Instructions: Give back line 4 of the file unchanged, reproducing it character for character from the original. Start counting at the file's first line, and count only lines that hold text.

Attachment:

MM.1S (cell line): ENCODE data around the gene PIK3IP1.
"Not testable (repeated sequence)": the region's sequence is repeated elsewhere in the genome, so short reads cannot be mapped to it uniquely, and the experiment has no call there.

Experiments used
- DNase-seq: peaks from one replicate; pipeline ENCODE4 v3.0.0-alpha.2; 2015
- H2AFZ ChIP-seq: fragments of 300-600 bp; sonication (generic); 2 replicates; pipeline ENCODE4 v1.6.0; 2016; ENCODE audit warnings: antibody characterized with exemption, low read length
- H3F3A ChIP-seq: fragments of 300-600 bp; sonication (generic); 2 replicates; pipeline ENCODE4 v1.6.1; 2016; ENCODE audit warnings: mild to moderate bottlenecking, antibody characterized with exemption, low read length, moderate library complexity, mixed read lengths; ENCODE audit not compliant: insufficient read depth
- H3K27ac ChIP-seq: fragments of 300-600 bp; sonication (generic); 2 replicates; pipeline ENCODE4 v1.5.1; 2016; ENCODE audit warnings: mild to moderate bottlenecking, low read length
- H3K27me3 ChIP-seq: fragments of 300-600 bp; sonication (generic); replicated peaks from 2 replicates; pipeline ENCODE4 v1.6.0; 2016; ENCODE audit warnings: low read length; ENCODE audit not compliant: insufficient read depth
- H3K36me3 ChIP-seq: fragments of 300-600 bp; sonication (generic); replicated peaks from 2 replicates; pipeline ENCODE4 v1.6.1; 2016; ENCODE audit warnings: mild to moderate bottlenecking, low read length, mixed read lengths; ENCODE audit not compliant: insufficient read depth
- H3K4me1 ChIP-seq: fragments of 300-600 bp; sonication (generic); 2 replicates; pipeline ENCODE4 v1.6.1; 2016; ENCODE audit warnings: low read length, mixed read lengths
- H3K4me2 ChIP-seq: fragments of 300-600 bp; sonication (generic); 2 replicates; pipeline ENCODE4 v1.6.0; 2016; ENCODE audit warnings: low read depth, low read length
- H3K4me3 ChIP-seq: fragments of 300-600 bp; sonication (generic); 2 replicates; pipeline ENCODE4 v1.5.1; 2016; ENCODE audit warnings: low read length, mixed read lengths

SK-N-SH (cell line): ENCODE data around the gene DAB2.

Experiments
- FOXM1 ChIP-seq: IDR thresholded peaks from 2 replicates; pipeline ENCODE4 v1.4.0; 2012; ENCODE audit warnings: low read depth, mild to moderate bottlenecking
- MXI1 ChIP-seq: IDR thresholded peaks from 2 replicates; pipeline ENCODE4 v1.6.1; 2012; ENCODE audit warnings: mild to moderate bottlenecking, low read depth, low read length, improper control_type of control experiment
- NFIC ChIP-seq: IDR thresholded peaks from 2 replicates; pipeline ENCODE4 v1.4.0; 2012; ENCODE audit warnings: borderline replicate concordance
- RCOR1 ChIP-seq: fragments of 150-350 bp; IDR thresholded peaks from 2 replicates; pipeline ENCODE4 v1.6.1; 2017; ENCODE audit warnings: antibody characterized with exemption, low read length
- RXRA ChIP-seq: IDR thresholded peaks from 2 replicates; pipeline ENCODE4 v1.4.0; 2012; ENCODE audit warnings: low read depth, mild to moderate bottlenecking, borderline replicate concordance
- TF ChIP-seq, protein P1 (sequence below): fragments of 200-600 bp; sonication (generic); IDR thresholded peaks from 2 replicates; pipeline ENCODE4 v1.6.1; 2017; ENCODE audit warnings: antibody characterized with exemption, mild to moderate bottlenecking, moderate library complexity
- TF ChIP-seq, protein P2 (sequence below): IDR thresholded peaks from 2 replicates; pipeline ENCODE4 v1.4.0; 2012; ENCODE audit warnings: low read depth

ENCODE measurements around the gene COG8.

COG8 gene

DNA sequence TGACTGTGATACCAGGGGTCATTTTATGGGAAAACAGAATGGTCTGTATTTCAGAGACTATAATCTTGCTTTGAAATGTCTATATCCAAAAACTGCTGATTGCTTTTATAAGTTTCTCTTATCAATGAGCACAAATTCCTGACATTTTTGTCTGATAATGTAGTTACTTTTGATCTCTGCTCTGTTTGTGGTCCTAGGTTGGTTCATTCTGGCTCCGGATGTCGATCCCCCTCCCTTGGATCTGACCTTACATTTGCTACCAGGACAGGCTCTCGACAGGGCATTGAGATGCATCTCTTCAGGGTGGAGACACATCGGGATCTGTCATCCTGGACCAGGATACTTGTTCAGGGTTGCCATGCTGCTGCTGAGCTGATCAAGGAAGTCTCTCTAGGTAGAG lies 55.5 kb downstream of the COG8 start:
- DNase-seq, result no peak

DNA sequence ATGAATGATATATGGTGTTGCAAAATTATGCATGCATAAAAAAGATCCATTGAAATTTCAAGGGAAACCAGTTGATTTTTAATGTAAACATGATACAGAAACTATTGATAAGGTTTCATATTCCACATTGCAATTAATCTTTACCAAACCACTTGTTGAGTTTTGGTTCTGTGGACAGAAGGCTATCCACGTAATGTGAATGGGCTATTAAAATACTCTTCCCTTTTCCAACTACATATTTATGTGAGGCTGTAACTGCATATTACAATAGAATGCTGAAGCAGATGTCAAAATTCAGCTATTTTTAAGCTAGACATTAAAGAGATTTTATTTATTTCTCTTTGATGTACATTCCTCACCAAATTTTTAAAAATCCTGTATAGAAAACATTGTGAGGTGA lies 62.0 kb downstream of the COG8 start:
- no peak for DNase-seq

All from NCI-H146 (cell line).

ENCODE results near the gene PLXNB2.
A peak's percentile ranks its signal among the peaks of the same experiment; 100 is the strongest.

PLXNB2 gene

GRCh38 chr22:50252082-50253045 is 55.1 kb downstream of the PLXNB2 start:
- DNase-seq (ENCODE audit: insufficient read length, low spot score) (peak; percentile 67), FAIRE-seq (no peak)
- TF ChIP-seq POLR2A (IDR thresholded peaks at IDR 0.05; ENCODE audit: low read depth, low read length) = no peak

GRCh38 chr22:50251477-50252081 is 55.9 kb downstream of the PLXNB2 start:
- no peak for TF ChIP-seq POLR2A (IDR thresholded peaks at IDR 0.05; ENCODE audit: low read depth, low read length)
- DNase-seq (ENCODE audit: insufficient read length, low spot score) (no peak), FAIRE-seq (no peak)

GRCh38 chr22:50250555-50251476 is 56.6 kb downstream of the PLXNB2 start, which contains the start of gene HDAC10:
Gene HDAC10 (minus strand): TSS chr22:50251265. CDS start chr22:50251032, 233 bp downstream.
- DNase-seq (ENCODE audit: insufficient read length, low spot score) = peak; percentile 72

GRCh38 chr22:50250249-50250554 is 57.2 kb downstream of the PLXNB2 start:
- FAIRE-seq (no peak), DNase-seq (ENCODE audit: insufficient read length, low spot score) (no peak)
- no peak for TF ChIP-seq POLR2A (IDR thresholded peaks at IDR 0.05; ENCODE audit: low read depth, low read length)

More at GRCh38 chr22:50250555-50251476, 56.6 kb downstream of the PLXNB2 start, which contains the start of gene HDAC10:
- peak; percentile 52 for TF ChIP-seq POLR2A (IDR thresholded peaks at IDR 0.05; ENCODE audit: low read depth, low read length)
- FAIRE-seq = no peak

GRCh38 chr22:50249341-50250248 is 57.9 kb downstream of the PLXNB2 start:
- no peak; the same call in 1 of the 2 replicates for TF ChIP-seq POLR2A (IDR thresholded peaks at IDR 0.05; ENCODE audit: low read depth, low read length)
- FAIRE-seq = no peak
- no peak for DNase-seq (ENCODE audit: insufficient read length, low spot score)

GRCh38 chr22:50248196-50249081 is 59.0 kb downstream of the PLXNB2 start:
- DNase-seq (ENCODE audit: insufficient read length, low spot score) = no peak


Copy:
- DNase-seq: peaks from one replicate; pipeline ENCODE4 v3.0.0-alpha.2; 2015